I remember three things very vividly. I remember Donovan, arms wide like an airplane, sprinting to the corner flag before he was tackled and piled under by his teammates. And I remember Ian Darke’s “Go, go, U.S.A.!” call. In retrospect, it was a startlingly homer call—the sort of thing I’d despise if it weren’t in support of the team I was rooting for. But in the moment, the fist-pump of a call was exactly in tune with my own reaction, and its endurance in our collective consciousness is proof that it was the right sentiment for the right audience.


Four years later, Darke would say that triumph wasn’t precisely the emotion at hand, but rather something closer to deliverance. “I think all wound up in that [Donovan goal] was what a moment of relief it was that they weren’t out of the World Cup.”

A split second of relief, and then: joy. The third thing I remember about Donovan’s goal is the 24 hours after, the swapping stories with people about where they were when they saw it and how they reacted. The videos started showing up online. One person put a bunch together and set it to music from Rudy. Just try to watch this and not swell up:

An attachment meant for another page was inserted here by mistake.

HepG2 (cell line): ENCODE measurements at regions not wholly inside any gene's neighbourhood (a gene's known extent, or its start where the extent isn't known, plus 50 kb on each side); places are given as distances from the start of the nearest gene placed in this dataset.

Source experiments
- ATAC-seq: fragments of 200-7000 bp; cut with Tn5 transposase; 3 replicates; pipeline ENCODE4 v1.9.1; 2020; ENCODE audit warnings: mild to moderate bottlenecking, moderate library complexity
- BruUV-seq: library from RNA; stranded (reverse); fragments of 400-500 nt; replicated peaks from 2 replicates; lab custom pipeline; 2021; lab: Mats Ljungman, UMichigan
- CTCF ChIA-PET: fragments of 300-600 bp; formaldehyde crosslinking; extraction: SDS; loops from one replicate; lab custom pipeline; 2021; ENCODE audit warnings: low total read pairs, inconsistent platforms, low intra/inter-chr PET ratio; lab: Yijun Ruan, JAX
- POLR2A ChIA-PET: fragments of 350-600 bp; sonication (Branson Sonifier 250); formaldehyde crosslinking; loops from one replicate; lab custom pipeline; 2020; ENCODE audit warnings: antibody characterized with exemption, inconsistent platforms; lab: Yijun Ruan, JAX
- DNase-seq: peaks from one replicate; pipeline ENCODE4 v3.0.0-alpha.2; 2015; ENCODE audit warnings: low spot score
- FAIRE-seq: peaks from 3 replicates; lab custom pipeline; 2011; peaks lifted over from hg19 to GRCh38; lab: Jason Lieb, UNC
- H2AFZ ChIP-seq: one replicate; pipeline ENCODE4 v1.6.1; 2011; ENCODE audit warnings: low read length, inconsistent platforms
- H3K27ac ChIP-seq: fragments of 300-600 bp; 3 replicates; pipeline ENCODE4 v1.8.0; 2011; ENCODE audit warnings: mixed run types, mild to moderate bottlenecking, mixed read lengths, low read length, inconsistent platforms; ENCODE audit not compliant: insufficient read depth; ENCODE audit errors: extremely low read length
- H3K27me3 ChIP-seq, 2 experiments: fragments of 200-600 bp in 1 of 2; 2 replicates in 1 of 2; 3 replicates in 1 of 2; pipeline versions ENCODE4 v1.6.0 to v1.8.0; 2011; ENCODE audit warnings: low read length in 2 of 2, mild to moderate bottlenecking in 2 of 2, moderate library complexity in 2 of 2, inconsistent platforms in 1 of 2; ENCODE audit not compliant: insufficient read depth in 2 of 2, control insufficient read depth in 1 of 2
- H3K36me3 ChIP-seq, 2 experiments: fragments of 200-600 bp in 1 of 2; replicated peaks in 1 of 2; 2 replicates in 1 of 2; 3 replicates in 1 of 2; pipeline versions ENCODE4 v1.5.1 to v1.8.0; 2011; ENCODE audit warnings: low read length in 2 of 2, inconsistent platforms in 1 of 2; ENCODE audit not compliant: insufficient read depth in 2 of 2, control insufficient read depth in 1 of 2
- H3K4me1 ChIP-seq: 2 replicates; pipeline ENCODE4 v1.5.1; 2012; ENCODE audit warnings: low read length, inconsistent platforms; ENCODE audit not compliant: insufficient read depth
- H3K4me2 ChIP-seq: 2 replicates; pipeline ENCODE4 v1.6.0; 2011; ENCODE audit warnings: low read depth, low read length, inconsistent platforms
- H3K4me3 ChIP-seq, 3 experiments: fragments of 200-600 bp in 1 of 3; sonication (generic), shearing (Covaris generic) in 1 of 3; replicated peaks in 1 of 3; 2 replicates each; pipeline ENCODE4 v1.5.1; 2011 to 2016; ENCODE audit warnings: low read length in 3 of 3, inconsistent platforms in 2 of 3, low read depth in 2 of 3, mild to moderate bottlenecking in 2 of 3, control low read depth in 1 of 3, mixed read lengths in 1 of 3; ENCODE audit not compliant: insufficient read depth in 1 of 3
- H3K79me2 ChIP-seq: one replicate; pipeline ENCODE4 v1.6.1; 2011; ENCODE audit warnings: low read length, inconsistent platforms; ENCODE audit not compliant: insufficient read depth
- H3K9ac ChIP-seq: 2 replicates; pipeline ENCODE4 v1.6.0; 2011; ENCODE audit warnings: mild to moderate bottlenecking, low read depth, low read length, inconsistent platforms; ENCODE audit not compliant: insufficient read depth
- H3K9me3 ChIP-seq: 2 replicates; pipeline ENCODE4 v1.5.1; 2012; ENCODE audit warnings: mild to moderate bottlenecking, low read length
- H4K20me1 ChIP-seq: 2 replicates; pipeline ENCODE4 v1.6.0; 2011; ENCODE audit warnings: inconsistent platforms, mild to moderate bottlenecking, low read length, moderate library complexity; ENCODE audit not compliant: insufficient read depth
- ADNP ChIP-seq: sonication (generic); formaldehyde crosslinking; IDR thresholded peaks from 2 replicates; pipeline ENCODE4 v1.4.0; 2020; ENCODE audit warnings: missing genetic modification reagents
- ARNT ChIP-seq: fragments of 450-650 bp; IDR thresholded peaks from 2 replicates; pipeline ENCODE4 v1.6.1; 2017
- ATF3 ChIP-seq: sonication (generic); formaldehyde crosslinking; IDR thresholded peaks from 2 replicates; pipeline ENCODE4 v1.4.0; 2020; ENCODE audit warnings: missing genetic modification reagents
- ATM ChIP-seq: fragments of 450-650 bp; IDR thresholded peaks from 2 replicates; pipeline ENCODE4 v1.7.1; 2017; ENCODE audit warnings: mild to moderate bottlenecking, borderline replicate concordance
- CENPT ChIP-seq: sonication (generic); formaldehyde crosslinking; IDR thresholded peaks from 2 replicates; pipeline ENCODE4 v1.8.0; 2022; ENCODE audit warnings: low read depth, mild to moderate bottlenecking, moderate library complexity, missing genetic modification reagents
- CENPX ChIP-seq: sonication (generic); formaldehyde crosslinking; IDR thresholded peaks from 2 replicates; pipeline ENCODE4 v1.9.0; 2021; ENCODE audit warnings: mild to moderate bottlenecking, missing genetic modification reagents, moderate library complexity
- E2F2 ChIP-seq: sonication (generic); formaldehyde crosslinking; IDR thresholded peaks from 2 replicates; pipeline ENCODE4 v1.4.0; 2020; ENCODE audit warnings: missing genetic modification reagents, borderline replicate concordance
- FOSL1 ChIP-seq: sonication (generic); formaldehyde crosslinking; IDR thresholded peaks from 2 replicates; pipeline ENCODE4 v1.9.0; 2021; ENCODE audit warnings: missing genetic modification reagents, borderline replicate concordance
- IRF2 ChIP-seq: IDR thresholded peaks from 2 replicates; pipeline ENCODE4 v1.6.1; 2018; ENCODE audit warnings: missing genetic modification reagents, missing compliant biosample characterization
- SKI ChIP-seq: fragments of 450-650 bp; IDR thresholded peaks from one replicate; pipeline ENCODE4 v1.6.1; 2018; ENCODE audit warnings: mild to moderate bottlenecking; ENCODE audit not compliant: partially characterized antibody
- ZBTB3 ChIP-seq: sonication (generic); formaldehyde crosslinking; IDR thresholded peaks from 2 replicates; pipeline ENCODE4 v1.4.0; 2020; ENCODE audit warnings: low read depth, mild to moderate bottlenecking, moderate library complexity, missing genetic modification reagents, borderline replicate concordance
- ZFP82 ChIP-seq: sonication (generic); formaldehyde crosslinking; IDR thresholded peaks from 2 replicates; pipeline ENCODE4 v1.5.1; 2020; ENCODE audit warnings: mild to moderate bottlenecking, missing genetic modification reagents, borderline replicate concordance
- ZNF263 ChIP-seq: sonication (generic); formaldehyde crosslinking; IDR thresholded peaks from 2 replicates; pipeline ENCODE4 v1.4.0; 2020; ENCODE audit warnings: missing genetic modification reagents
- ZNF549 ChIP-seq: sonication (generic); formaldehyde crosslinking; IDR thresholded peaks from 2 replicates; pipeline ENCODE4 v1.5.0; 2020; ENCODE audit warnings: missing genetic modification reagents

Donovan’s goal is in competition with Brandi Chastain’s penalty kick for the biggest moment in American soccer history. But unlike that 1999 World Cup win, Donovan’s goal wasn’t a culmination but something of a beginning. We were supposed to beat Algeria. We were supposed to go through. 2010 was the first time American fans weren’t equivocating about their chances of being a legitimate player in the soccer world. No more “if things break our way, if we steal a point off a much better team.” The USMNT was finally, legitimately capable of mattering, if it could only take care of its own business.

That’s what it felt like again, four years later in Brazil. The U.S. survived one of the tougher groups, advancing over capable sides Portugal and Ghana, and it wasn’t an enormous upset. The seeds of American soccer’s rise were planted way back, of course, but since 2010 we enter World Cups expecting to advance. That’s a remarkable progression, even just across the careers of some of our veteran players. It’ll take decades before the U.S. has a hope of competing with the world’s very best, but it does seem inevitable. And if we ever win a World Cup, even if it’s not within our lifetimes, they’ll still remember Landon Donovan’s goal.